‘Mad Men’ Asks Fans to Help Recreate Pilot
It was a simpler time, 1960 — at least as it was known in 2007 when Mad Men premiered on AMC. Don Draper was just a pedestrian adman, not an iceberg of lies named Dick Whitman; Peggy Olsen was a fresh-faced secretary, not a copywriting genius; and Pete Campbell was an obnoxious, haughty junior account executive, not an obnoxious, haughty Head of Accounts. Now, in celebration of the show’s final episodes, AMC has launched “Mad Men: The Fan Cut,” a contest that asks fans to relive those halcyon days and recreate individual scenes from the pilot that will be compiled into an entirely fan-made episode.
AMC has uploaded Mad Men‘s entire first episode onto YouTube, breaking it up into short clips ranging from eight to 38 seconds. Fans can register for the contest and select the moment they want to recreate, but must act quickly because only five fans will be allowed to claim a single scene. Several have already been reserved, but a number of highlights still remain, including snippets of Don talking cigarette preferences with a waiter, Peggy putting the moves on her new boss and numerous instances of Pete acting like a jerk.
Fans will have until March 2nd to claim their clip, after which they’ll have 30 days to shoot their video and upload it to YouTube. The winning clips will be selected by a group of judges who will announce their decision on May 6th. The fan-created version of the pilot will air during Mad Men’s final season this spring.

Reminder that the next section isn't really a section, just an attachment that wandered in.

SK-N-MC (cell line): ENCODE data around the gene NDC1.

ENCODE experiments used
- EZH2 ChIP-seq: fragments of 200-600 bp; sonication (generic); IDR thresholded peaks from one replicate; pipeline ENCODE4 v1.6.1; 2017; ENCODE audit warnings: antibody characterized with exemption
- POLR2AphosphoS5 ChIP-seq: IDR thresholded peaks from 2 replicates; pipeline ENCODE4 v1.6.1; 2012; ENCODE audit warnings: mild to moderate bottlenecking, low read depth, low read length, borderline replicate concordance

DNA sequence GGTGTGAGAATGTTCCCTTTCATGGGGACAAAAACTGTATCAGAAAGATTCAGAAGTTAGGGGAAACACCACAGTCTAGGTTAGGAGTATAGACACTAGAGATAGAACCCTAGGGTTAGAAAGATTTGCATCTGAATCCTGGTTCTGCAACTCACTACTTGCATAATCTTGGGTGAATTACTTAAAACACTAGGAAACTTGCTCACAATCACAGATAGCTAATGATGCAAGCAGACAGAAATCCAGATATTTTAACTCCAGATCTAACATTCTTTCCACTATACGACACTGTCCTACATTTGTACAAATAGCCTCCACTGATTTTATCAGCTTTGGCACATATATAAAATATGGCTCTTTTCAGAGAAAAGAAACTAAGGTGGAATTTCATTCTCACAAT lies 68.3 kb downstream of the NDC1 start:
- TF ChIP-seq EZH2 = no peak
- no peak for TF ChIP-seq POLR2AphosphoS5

Mad Men returns to AMC on April 5th. The show’s final seven episodes are being touted as the second half of the show’s seventh season, which began last spring and concluded with an unexpected, climactic song-and-dance number to help bid farewell to a longtime character.
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With so much hype surrounding the end of one of TV’s most beloved dramas, Mad Men creator Matthew Weiner expressed some apprehension about how the finale will be perceived.
“I hate to say this — obviously ending the entire series is significantly more pressure — but it’s been that way every year,” Weiner told the Wall Street Journal at the end of Season Seven’s first half. “I never knew if the show was coming back for most of the series, so we treated every episode 13 like it was the end. It’s very bittersweet and high-pressure.”